Separate But Equal

June 19, 2003
Separate But Equal
By Blessed Sacrament staff/ SUN contributing writers
Holy Cross Academy offers high quality education for area students Oneida–– With a senior class consisting of a mere three students, Holy Cross Academy in Oneida is what some would call a small school. However, to the faculty and students at Holy Cross, it is not the number of bodies that fill the desks, but the quality of education and the faith-rooted environment that makes their school a wonderful place for students to learn and grow.

Holy Cross was established in 1995 when parents recognized that there was a need in the community for a school built on Catholic faith, said principal Margaret Miller. Since then, the school has experienced major growth, doubling in size with each school year. The 2002-03 school year Holy Cross reached its highest enrollment to date with 43 students in grades 7 through twelve from six school districts. There is also a preschool.

Although the school is loyal to the Magisterium and operates with the Bishops’ blessing, Holy Cross remains independent from the diocese. “The diocese knows that we are here and is welcome to come visit,” said Miller. “There is a board of Catholic laity that oversees operations and priests who come in for Confession and celebrate Mass with the students.”

In 2001, Holy Cross, previously located on the grounds of St. Joseph Church in Oneida, settled into its new home on top of a breathtaking 15-acre piece of property in Oneida Castle. According to Miller, she couldn’t have asked for a better place for the new building, a former Methodist Church. “This is really the perfect location for a school,” Miller said. “It is ideal for study, prayer and reflection.” The community and parents were grateful, helping to decorate and furnish the new building with donated items, Miller said. Inside the school is a beautiful chapel, with an organ and a statue of St. Joseph. Students come to the chapel frequently throughout the school year for special services and to celebrate Holy Days. The chapel also remains open during the day for students to visit and simply have quiet time for reflection, said Miller.

A visitor to Holy Cross would see that it looks very much like a family. The students are accepting of one another and students from all six grades are friends with one another. “The main thing that everyone comments on at Holy Cross is the family-like atmosphere,” said Miller. “Many of the students here have brothers or sisters who went through the school. It is a warm and caring environment.” Heather Ackerman, a senior, transferred to Holy Cross her senior year. According to Heather, she didn’t experience the awkwardness of being the new student; her peers were welcoming and eager to know her.

“The students at Holy Cross are so friendly. It isn’t like any other school that I’ve been to. Everyone wants to get to know you,” stated Heather. Miller believes that it is not only the students, but the teachers at Holy Cross that make it such a wonderful school. There are teachers from different backgrounds who all share the same goal of helping students reach their maximum potential. Some teachers are retired and teach classes part-time, some have new families themselves and some are continuing a long career in teaching. This blend of teachers makes Holy Cross unique, said Miller. “We are fortunate at Holy Cross to have teachers who are good Catholics and want to see their students succeed,” said Miller.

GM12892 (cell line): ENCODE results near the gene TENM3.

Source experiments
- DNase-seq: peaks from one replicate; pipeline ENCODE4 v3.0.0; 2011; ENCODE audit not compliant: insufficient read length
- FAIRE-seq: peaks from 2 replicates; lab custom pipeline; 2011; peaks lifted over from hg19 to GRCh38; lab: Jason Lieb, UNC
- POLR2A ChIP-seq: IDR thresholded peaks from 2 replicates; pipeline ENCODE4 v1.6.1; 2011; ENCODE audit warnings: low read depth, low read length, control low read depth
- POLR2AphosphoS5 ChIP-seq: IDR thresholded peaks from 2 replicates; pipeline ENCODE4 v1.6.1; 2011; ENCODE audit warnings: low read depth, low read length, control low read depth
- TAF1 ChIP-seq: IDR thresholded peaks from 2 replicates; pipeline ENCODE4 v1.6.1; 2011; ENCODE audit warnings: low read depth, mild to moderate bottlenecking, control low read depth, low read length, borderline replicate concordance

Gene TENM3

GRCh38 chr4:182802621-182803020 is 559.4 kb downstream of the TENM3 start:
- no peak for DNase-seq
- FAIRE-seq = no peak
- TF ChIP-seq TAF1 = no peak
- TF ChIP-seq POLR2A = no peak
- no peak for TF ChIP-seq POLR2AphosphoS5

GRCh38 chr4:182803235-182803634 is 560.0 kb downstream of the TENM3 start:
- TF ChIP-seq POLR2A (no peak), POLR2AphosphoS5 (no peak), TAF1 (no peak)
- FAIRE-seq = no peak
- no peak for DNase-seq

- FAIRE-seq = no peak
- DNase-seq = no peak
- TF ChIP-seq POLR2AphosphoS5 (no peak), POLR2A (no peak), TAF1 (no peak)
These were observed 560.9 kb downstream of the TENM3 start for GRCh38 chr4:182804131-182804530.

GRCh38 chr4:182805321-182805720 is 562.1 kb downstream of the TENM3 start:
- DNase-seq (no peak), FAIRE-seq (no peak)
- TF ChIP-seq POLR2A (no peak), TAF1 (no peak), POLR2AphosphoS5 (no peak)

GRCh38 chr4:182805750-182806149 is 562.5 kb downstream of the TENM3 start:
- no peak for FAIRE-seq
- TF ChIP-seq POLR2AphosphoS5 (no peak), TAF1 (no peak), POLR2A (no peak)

Kateri Tiller, a senior at Holy Cross, agrees with her principal that the teachers at Holy Cross are exceptional. “The teachers at Holy Cross really want students to be well prepared academically. They work one-on-one with you and give you attention in class so you succeed,” explained Kateri. “I think that I am leaving here with a great education.” Holy Cross advocates the formation of the whole student, noted Miller. In addition to core religion classes, students have the opportunity to put their faith into action. For example, students recently attended a prayer pilgrimage to Planned Parenthood in Utica.

Students have also expressed individual interests by forming clubs and organizations, such as drama a club and a basketball and soccer team. The teachers also formed a youth group this year for grades nine through 12. The youth group is a means for students to get involved in school and community and share their faith, said Miller. Though a small school, there is certainly much to be proud of at Holy Cross Academy. With another school year coming to a close, the faculty and returning students at look forward to another year of learning, faith and fun. “We expect over 50 students next year,” said Miller. “I think people recognize Holy Cross’ commitment to academic success as well as moral and spiritual development.”

For more information on Holy Cross Academy, call (315) 363-1669 or visit

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